by Dr. Sarah Brewer
A Nutritionist and Doctor
Communing with nature is good for you. And the further from civilisation you can go the better, when it comes to Wilderness Therapy. Escape to a foreign country for a well earned break, ramble along unkempt lanes, hike over untamed moors, up craggy mountainsides or tramp through forest trails. But if it’s relaxation you need, rather than exercise, just sit in the middle of a field or beach and enjoy the wide open space.
Beach holidays are popular because the sea offers a variety of healing advantages. The bracing, invigorating effects of negative ions in sea air complements the healing power of marine minerals. Salts and mud derived from the Dead Sea, for example, have been used since ancient times for their beneficial effects, ability to promote extreme relaxation, and their beneficial effects on skin. Seafood is also brimming with health-giving properties, acting as a rich source of beneficial minerals, trace elements and essential fatty acids.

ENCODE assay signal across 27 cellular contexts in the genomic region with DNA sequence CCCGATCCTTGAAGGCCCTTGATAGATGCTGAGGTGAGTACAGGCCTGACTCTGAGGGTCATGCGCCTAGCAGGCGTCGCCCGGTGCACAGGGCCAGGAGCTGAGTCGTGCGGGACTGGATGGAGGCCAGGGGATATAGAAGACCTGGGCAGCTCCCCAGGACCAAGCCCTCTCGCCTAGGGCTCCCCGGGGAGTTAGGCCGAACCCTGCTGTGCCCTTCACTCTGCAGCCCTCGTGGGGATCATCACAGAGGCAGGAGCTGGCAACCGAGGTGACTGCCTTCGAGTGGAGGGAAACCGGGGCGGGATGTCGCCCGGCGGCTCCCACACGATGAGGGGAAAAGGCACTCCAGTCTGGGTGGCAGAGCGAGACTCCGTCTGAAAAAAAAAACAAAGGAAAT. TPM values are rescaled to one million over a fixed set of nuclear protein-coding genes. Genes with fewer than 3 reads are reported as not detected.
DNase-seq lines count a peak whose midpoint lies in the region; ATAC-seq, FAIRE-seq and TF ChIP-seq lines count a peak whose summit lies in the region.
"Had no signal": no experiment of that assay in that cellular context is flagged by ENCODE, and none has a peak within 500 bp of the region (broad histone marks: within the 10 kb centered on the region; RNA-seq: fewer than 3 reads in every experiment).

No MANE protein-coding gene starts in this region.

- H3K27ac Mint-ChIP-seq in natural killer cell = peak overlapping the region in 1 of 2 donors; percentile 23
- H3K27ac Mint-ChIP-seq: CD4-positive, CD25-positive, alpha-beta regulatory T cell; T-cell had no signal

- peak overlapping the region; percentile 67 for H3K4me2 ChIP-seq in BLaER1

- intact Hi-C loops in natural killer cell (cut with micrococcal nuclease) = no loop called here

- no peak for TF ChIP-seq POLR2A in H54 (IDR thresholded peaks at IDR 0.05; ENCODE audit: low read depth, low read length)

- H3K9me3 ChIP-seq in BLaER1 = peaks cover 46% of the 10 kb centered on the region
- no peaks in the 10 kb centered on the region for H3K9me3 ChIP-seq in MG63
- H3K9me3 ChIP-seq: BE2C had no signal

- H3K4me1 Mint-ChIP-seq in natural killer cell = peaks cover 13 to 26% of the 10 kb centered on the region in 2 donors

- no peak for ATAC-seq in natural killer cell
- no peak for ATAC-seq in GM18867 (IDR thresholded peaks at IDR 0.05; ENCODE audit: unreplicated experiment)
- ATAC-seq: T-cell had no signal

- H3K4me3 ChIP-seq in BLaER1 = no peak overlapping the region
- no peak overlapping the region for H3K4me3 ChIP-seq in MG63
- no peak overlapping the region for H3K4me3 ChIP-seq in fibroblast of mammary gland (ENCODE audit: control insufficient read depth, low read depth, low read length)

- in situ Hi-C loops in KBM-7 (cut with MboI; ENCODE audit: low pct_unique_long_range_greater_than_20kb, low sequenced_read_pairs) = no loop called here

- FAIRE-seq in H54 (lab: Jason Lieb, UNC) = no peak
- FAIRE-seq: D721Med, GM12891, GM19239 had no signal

Outdoor therapy should include sensible exposure to sunshine to maximise your natural production of vitamin D. But fifteen minutes of sun exposure, without sunscreen, is all you need – more can damage the skin, risk sunburn and may lead to premature wrinkles or even skin cancer. After this time, cover up and apply sunscreen. Skin experts recommend selecting a product with at least SPF15 and preferably higher to screen out ultraviolet B (UVB) sunrays. For children, an SPF of at least 30 to 40 is advisable.
Apply sunscreen liberally and, unless otherwise instructed, reapply every two hours and after swimming.
Avoid the hottest sun between 11am to 3 pm and stay in the shade as much as possible at other times. Remember, you can still burn outdoors on hazy days and in the shade, so cover up with loose, light clothing and wear a wide brimmed sun hat as much as possible. Sunglasses are vital to protect against cataracts. Check the label specifies ‘100% UV protection’, ‘Lenses block UVA and UVB rays’, or ‘Full UV400 protection’. Avoid those that do not state any level of protection or that vaguely claim, ‘UV absorbing lenses’ or ‘Blocks most UV light’.